Punjab

Punjab, “five rivers,” a province in the extreme NW. of India, watered by the Indus and its four tributaries, Jhelum, Chenab, Ravee, and Sutlej; its frontiers touch Afghanistan and Cashmir. Mountain ranges traverse the N., W., and S; little rain falls; the plains are dry and hot in summer. There is little timber, cow-dung is common fuel; the soil is barren, but under irrigation there are fertile stretches; wheat, indigo, sugar, cotton, tobacco, opium, and tea are largely grown; cotton, silk, lace, iron, and leather are manufactured; indigo, grain, cotton, and manufactured products are exported in exchange for raw material, dyes, horses, and timber. The population is mixed, Sikhs, Jats, and Rajputs predominate; more than a half are Mohammedan, and more than a third Hindu. Lahore is the capital, but Delhi and Amritsar are larger towns. Several railways run through the province. The natives remained loyal throughout the Mutiny of 1857-58, Sikhs and Pathans joining the British troops before Delhi.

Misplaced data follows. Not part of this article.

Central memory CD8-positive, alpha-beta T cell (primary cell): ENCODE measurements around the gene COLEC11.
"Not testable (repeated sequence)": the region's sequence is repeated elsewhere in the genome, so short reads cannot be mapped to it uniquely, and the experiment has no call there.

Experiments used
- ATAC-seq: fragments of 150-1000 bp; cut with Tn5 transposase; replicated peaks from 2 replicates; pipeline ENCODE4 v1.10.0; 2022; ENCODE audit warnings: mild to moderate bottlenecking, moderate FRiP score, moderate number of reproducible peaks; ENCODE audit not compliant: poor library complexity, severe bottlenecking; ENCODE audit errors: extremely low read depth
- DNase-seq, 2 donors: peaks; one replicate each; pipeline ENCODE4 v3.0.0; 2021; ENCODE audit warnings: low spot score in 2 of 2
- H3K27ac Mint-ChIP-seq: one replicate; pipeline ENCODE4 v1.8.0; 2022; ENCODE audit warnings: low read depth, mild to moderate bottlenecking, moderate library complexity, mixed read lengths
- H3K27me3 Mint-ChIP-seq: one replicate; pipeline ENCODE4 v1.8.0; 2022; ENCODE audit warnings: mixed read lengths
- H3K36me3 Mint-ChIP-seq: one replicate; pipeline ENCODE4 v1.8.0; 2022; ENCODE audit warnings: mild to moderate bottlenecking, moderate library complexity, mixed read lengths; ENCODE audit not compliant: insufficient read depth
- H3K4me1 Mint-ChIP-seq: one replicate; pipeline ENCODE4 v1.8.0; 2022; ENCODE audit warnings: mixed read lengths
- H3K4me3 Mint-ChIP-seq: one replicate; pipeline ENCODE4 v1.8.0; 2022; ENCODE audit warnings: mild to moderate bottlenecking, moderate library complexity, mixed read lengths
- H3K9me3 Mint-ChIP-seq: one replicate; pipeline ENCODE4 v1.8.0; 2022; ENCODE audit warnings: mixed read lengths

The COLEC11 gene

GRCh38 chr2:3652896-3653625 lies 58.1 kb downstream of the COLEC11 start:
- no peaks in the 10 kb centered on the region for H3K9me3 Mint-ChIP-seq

Population (circa 1900) given as 25,130,000.

Definition taken from The Nuttall Encyclopædia, edited by the Reverend James Wood (1907)

Punic Wars * Puránas
Pulci, Luini
Pulque
Pulteney, William
Pultowa
Pultusk
Pulu
Punch
Pundit
Punic Faith
Punic Wars
Punjab
Puránas
Purbeck, Isle of
Purcell, Henry
Purchas, Samuel
Purgatorio
Purgatory
Purim, the Feast of
Puritan City
Puritans
Pursuivant

Nearby

Punjab in Brewer’s Dictionary of Phrase & Fable